Understanding the Fundamentals of Credit Card Bankruptcy

In an economy plagued with recession, foreclosures, and unemployment, the percentage of people hurrying to file bankruptcy claims is increasing at an alarming rate. The most common culprits for financial failures are triggered by unforeseen hospital bills followed closely by that of credit card bankruptcy.

In a nutshell, when one files for bankruptcy, their outstanding credit card bill obligations are held invalid and therefore discharged. But this does not mean to say that anyone can just file for bankruptcy due to unpaid bills. In order to protect the rights of creditors, a sound bankruptcy law was put into place to set the parameters for filing bankruptcy claims.

Debts arising from credit card use are regarded as unsecured debt, as they are not bound by any property or any form of asset from the borrower. As unsecured debts, they are not governed by laws that force indebted individuals to sell their properties for money. These types of debt are the ones that can be erased with a bankruptcy claim. However, there are ways for a creditor to negate your bankruptcy claim by using any of the following means.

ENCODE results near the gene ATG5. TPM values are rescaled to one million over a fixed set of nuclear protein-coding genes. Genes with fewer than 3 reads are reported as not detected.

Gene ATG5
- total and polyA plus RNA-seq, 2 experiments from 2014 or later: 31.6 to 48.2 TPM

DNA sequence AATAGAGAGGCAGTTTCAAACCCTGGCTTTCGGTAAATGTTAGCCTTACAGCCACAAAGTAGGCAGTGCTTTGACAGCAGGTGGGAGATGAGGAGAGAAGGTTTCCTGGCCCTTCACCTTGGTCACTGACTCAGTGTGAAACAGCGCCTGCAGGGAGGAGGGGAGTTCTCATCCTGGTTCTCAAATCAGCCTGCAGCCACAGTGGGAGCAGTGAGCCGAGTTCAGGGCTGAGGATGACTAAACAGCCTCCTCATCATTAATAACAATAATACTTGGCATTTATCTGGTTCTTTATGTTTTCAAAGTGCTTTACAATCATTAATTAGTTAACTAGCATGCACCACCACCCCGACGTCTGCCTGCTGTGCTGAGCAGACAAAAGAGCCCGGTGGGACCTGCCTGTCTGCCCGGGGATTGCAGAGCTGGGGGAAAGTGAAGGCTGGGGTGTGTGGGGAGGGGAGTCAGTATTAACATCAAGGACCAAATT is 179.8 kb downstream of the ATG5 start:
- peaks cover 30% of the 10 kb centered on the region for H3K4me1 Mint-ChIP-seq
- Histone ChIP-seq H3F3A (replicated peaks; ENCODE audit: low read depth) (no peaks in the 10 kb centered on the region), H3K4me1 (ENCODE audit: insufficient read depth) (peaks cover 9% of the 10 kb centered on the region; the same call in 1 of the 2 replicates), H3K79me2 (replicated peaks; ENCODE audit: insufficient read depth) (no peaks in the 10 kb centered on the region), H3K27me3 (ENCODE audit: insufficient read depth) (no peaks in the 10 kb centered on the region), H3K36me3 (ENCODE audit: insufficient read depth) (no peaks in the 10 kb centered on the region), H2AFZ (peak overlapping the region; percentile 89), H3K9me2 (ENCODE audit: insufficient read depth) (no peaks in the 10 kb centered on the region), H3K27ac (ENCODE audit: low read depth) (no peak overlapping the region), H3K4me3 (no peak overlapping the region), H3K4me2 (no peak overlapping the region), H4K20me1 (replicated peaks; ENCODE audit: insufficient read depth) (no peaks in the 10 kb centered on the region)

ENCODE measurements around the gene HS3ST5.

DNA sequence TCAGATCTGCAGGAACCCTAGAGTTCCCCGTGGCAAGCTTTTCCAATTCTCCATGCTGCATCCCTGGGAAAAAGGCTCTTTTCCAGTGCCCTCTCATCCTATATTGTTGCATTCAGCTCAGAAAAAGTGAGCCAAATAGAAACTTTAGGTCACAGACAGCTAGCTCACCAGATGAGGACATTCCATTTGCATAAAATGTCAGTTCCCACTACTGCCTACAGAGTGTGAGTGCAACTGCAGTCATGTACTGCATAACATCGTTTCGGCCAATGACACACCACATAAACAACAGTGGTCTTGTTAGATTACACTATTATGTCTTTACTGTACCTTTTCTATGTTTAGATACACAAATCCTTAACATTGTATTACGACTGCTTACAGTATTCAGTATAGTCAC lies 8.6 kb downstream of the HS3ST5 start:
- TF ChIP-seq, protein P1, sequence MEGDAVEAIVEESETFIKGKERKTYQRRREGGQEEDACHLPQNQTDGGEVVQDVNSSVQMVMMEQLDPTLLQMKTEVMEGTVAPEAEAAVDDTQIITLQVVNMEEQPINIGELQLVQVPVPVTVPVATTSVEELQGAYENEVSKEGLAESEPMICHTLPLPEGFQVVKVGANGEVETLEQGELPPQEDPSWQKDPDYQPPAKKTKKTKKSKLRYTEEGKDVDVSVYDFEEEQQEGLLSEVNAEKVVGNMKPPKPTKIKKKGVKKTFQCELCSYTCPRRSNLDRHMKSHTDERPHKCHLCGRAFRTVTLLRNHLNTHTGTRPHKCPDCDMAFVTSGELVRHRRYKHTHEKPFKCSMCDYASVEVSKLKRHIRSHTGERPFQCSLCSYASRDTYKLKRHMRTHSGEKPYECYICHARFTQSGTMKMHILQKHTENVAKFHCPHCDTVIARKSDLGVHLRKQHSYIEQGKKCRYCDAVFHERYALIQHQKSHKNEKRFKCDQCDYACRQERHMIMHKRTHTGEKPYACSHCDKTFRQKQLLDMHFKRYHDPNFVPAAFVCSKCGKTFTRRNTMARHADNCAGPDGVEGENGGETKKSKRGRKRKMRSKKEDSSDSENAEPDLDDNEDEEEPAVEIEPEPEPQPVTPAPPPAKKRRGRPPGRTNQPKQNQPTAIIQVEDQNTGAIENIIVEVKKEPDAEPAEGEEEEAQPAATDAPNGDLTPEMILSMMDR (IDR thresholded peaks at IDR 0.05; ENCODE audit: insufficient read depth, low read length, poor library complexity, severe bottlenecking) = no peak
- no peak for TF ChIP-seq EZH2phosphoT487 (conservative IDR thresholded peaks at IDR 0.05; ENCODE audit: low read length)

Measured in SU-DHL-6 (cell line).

Lying on your Credit Card Application

In order for creditors to prevent your bankruptcy claim from advancing, they need to prove that you lied by providing false or suspicious information on your application. For instance, when you claim to have an annual income of $ 200,000 in your initial application though in reality you only earn a half of that figure.

Fraud

Another way by which your creditors can fend off your debt discharge is by asserting that you knowingly used your credit card without any intention of paying. This can be proven by pointing out any sudden increased activity on your credit card vis a vis your financial standing within these times. Though these claims are still subjected to due trial in the bankruptcy litigation court, they are however effective ways by which your creditor can prove that you committed credit card fraud.

Lavish Purchases and Cash Withdrawals

Though some of the claims on credit card fraud may seem vague and unclear, the court does stipulate clear laws with regards to lavish purchases as exceptions for credit card debt discharge. If for instance, you charge a $ 700 Hermes bag on your card 3 months prior to your filing of bankruptcy, your claim will not be able to stand in court. In addition, cash advances that reaches $ 750 within 2 months of your bankruptcy application is likewise deemed non-dischargeable.

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